“The Last Full Measure” Is A Restrained Crusade For Justice

There are a few different movies competing for attention within The Last Full Measure. One is a traditional Vietnam War tale. Another is a political drama about the gridlock in Washington that can politicize even the most basic of acts. Yet another is a portrait of grief. They all bounce off each other here, dulling each’s effectiveness. Now, the final product overall is just moving enough and just well enough made to warrant a recommendation, but it’s clear that this began with far grander ambitions. In fact, it’s not hard to see that this perhaps was even thought of as a potential awards vehicle once upon a time. Instead, it’s just a decently solid drama, with a good lead turn by Sebastian Stan, that hints at something more.

The film is based on a true story and details the quest to reward Air Force medic and Vietnam War hero William H. Pitsenbarger (Jeremy Irvine), with the Medal of Honor, as well as the controversy it stirred up. Pitsenbarger was a U.S. Air Force Pararescuemen who saved over sixty men before being killed. Given a lesser medal, his fellow soldier Tulley (William Hurt), as well as his parents (Diane Ladd and Christopher Plummer) campaign for an upgrade. Three decades later, the latest request reaches Pentagon staffer Scott Huffman (Stan), an ambitious up and comer who couldn’t be less interested. To him, the facts are simple. Pitsenbarger acted heroically, turning down an offer to escape on the last helicopter out of a combat zone. Instead, he stayed behind in order to help the Army’s 1st Infantry Division during Vietnam’s most devastating battle. It cost him his life. However, the required paperwork and new information isn’t available, so it’s not going to happen. Then, Scott begins to dig a little bit deeper. He seeks out and takes down the testimony of several Army veterans who witnessed Pitsenbarger’s extraordinary display of combat valor. They include Burr (Peter Fonda), Mott (Ed Harris), and Takoda (Samuel L. Jackson), each of whom fills in some blanks. However, as he learns more about Pitsenbarger and becomes convinced of his worthiness, he uncovers a fairly large conspiracy behind the denial of the medal. Spurred by the sacrifice, he opts to risk his career in order to get the man justice. Todd Robinson writes and directs, with cinematography by Byron Werner, while Phillip Klein composed the score. The rest of the cast includes Michael Imperioli, Amy Madigan, Bradley Whitford, and more.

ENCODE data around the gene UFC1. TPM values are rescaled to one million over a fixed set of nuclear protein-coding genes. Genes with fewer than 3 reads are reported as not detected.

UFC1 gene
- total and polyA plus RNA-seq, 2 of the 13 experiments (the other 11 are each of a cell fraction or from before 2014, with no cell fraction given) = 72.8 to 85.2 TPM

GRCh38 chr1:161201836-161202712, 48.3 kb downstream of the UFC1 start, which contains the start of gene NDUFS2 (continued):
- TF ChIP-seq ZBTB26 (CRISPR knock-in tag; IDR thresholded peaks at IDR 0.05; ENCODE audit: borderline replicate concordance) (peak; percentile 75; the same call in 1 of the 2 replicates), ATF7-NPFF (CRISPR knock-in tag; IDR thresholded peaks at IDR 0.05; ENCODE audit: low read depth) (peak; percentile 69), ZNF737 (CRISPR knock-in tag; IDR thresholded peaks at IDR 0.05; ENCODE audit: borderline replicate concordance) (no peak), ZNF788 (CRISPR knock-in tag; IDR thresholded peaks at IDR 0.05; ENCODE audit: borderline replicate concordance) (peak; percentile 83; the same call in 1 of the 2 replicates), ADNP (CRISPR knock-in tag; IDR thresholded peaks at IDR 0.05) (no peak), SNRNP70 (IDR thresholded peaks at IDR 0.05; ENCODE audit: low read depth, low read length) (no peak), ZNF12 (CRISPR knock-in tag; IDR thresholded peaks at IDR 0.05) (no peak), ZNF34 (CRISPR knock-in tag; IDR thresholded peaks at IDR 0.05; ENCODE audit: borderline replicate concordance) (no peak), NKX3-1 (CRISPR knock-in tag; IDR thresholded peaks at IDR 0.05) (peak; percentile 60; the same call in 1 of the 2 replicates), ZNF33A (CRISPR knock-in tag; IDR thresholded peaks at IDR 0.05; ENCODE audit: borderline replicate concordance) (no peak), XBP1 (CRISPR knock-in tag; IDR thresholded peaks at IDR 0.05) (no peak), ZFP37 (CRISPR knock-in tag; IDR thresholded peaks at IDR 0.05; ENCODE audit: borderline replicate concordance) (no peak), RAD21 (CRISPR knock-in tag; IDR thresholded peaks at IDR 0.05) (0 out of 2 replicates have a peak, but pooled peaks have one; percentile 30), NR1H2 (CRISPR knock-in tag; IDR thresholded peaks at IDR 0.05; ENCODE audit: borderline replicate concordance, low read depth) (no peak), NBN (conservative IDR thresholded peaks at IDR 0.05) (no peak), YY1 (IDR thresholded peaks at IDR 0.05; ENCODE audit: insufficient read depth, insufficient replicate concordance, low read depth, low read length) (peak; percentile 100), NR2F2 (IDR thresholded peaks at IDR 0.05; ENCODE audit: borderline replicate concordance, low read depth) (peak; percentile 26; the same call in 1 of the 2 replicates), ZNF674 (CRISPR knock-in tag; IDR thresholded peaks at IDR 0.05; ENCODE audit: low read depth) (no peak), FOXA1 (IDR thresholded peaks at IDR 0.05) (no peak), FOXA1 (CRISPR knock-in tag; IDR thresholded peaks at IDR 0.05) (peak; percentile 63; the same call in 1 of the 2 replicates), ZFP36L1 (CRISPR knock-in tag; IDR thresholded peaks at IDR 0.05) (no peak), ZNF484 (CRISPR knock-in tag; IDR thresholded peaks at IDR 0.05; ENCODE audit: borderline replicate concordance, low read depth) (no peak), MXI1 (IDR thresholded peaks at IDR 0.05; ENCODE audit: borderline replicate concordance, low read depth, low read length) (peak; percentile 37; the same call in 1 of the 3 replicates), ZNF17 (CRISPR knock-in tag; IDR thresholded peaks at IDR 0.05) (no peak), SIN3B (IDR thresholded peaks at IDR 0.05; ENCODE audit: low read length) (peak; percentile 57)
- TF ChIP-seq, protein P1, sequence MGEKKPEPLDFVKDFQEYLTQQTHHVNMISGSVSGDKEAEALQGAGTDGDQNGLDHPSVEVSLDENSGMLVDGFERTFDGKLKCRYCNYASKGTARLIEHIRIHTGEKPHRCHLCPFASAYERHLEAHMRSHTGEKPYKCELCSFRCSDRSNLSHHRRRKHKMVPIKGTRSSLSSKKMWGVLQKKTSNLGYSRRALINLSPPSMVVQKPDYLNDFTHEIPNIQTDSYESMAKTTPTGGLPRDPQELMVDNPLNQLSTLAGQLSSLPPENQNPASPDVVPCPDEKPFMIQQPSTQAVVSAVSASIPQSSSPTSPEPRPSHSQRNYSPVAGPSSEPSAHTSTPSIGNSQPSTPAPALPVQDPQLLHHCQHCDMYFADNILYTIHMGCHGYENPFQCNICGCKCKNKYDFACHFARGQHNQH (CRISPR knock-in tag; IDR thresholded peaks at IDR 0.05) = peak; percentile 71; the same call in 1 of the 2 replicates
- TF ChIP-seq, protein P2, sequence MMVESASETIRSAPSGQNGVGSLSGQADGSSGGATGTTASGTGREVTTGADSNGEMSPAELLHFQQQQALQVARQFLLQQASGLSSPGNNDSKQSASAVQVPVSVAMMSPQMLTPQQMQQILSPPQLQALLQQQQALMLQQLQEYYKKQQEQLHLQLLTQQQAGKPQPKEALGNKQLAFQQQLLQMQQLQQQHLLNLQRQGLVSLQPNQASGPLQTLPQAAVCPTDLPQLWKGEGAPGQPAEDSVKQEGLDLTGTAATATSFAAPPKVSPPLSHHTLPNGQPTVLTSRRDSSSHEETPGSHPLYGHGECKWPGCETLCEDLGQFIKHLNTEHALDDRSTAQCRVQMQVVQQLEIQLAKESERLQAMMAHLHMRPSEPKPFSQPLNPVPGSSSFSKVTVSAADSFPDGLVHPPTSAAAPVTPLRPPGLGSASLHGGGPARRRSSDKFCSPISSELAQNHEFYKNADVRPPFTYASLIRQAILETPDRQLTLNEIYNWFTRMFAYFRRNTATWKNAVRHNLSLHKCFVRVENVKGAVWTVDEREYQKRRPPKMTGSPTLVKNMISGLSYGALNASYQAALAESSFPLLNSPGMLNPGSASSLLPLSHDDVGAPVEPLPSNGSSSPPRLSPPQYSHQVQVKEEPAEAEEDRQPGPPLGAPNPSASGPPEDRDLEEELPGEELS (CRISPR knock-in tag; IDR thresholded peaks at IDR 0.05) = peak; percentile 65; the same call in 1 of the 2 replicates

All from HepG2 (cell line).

It’s debatable whether the flick needed to go bigger or go smaller, but at times, it seems stuck in the middle. Luckily, the strong cast helps to make up for that. Sebastian Stan proves an effective leading man, while the likes of Peter Fonda, William Hurt, Samuel L. Jackson, Diane Ladd, Christopher Plummer, and Bradley Whitford provide able support. Whitford is unfortunately saddled with a stock pseudo villain role, which doesn’t suit him, but he leans into the asshole qualities of the character. What’s mainly missing is Jeremy Irvine leaving more of a mark. For someone the entire project is focused on, he never feels like an impactful character. The structure of the story prevents that, but Irvine could have done more to help. The rest of the cast makes up for it, but it’s a notable shortcoming.

The Last Full Measure does clearly have its heart in the right place, that’s not up for debate. One might quibble and say that it doesn’t hold anyone’s feet to the fire, perhaps even being too respectful to various institutions, but it does create a film largely devoid of overt cinematic cliches. The aforementioned Whitford character comes closest, but other than that, it focuses much more on educating about a hero and displaying the valor of Vietnam veterans, as well as the toll it took on them. The more Todd Robinson focuses on that, the sturdier the ground his project is on.

This weekend, audiences looking for solid drama can do a lot worse than The Last Full Measure. It’s hardly spectacular, but it’s better than the January release date suggests, that’s for sure. Keep your expectations in check and you’ll find an occasionally moving, largely compelling, and deeply respectful movie. There’s a better film to be made from similar subject matter, but at least the one we got is worthy of a mild recommendation…

Be sure to check out The Last Full Measure, in theaters on Friday!

About Joey Magidson

A graduate of Stony Brook University (where he studied Cinema and Cultural Studies), resides in Brooklyn, New York. He contributes to several other film-related websites and is a member of the Broadcast Film Critics Association.

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